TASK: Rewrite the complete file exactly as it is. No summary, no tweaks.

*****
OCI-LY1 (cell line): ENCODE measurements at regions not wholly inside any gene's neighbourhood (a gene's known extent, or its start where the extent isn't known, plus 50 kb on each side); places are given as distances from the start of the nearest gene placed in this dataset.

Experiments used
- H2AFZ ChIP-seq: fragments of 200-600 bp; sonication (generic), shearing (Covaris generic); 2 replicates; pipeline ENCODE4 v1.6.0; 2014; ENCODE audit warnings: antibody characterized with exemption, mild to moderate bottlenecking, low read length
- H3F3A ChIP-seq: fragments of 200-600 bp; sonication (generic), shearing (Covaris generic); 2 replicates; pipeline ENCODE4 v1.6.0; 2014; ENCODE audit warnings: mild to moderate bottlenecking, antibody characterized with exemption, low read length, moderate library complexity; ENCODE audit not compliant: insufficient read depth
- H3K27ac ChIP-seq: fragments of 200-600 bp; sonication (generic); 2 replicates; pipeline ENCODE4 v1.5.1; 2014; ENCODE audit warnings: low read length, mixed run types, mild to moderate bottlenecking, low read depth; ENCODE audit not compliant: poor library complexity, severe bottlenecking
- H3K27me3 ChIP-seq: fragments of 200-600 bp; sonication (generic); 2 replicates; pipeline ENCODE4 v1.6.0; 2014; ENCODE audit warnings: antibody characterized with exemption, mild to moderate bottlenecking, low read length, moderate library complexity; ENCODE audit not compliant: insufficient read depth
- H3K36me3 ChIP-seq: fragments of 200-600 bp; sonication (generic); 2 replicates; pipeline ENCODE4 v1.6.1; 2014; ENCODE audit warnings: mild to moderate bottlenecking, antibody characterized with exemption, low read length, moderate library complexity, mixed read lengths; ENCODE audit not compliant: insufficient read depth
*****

OCI-LY1 (cell line): ENCODE measurements at regions not wholly inside any gene's neighbourhood (a gene's known extent, or its start where the extent isn't known, plus 50 kb on each side); places are given as distances from the start of the nearest gene placed in this dataset.

Experiments used
- H2AFZ ChIP-seq: fragments of 200-600 bp; sonication (generic), shearing (Covaris generic); 2 replicates; pipeline ENCODE4 v1.6.0; 2014; ENCODE audit warnings: antibody characterized with exemption, mild to moderate bottlenecking, low read length
- H3F3A ChIP-seq: fragments of 200-600 bp; sonication (generic), shearing (Covaris generic); 2 replicates; pipeline ENCODE4 v1.6.0; 2014; ENCODE audit warnings: mild to moderate bottlenecking, antibody characterized with exemption, low read length, moderate library complexity; ENCODE audit not compliant: insufficient read depth
- H3K27ac ChIP-seq: fragments of 200-600 bp; sonication (generic); 2 replicates; pipeline ENCODE4 v1.5.1; 2014; ENCODE audit warnings: low read length, mixed run types, mild to moderate bottlenecking, low read depth; ENCODE audit not compliant: poor library complexity, severe bottlenecking
- H3K27me3 ChIP-seq: fragments of 200-600 bp; sonication (generic); 2 replicates; pipeline ENCODE4 v1.6.0; 2014; ENCODE audit warnings: antibody characterized with exemption, mild to moderate bottlenecking, low read length, moderate library complexity; ENCODE audit not compliant: insufficient read depth
- H3K36me3 ChIP-seq: fragments of 200-600 bp; sonication (generic); 2 replicates; pipeline ENCODE4 v1.6.1; 2014; ENCODE audit warnings: mild to moderate bottlenecking, antibody characterized with exemption, low read length, moderate library complexity, mixed read lengths; ENCODE audit not compliant: insufficient read depth